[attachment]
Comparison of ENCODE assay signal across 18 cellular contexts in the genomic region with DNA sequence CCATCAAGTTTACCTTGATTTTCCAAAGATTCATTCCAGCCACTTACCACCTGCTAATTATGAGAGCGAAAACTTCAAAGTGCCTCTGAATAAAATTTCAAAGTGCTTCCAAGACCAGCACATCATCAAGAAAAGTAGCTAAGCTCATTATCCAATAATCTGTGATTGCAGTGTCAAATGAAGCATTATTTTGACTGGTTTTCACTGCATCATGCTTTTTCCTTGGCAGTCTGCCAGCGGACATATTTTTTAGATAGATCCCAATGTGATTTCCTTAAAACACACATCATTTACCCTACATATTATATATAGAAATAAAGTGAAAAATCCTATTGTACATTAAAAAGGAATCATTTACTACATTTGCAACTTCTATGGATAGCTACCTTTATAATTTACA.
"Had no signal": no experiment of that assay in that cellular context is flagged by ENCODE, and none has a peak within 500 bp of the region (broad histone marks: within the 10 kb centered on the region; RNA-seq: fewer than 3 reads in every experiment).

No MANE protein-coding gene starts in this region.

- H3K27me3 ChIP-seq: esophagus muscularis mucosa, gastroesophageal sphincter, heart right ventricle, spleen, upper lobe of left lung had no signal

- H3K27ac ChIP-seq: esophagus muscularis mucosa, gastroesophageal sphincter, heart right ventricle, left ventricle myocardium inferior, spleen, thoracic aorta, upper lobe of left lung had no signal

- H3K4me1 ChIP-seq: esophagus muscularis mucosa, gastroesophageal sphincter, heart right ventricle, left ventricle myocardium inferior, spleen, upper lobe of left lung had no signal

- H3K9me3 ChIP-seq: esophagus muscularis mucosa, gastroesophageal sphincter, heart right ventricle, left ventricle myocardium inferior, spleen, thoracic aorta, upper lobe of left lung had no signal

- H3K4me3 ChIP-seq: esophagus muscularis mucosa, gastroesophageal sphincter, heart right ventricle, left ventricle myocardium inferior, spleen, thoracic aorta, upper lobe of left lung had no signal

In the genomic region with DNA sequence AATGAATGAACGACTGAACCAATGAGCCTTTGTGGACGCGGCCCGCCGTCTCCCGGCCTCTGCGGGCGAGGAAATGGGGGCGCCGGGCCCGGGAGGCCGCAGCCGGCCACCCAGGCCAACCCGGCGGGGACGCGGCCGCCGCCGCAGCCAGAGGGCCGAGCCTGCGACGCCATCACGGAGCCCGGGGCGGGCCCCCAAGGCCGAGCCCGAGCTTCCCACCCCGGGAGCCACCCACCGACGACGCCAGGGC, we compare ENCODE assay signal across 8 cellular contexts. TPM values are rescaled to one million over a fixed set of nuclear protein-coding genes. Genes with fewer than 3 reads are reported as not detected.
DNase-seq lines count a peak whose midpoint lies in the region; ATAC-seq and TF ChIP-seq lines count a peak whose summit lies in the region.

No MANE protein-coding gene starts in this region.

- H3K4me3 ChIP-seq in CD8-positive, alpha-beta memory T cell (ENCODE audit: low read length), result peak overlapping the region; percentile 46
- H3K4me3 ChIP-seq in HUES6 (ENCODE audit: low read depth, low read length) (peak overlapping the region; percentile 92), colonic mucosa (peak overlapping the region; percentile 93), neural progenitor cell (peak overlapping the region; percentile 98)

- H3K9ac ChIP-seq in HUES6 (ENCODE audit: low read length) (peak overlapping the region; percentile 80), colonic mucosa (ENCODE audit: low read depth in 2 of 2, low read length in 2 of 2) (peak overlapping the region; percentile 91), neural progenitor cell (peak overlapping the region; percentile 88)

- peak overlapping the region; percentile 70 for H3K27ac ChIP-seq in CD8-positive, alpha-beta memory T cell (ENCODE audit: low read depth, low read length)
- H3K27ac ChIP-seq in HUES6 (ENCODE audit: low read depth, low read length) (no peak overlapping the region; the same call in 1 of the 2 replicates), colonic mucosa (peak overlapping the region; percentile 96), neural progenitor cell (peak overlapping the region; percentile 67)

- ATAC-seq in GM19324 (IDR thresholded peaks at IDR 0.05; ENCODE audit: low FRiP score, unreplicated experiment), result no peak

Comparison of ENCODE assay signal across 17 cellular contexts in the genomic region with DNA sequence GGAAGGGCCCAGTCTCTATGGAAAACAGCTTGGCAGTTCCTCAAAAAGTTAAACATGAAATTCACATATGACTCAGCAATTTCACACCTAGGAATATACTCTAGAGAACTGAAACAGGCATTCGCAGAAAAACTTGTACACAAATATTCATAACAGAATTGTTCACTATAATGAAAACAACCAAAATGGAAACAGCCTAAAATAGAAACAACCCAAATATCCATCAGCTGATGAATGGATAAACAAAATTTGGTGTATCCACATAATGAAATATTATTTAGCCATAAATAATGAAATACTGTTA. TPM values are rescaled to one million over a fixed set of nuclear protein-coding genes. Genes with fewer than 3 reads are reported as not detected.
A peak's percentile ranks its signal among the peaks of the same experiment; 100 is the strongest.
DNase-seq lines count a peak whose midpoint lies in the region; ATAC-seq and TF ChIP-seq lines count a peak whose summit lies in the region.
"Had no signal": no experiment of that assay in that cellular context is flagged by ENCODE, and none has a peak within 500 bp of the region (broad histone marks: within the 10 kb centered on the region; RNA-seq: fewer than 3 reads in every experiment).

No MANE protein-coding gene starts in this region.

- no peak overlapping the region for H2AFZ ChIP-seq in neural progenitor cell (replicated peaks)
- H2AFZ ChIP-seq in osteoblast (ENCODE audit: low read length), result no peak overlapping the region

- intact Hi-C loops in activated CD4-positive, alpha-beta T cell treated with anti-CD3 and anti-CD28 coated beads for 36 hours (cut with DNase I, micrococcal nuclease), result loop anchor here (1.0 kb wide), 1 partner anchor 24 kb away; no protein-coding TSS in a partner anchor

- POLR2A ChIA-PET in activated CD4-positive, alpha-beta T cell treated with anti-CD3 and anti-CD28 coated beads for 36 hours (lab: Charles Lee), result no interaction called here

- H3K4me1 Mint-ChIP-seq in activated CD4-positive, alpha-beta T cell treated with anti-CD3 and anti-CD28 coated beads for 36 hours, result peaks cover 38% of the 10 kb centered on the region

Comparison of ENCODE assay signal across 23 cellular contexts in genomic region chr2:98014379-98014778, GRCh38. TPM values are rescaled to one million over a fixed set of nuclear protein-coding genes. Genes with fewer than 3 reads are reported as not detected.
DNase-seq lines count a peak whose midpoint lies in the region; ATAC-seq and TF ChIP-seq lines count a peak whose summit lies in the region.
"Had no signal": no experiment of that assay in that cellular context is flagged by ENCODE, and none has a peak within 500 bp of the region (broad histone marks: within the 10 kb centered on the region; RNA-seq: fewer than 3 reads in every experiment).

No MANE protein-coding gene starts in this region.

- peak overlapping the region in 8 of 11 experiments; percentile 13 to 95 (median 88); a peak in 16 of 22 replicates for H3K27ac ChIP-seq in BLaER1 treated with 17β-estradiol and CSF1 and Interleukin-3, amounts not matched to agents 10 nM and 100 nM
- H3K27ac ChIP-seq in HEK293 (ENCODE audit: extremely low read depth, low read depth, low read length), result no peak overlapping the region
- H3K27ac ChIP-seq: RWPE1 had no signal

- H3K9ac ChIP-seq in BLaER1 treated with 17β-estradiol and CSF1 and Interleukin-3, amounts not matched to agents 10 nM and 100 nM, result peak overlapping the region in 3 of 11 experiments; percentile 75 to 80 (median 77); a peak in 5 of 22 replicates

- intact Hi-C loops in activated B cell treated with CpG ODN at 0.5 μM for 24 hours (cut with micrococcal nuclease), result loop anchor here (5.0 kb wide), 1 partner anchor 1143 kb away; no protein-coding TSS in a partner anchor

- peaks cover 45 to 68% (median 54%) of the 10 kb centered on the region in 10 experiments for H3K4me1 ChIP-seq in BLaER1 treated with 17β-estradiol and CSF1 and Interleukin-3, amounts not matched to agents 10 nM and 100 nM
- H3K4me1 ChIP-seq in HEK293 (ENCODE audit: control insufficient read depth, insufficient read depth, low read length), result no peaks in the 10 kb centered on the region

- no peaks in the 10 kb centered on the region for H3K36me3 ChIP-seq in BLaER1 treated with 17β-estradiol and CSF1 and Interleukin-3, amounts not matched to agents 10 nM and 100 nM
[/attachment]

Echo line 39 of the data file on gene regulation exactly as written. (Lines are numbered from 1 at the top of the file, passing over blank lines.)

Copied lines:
- no peaks in the 10 kb centered on the region for H3K36me3 ChIP-seq in BLaER1 treated with 17β-estradiol and CSF1 and Interleukin-3, amounts not matched to agents 10 nM and 100 nM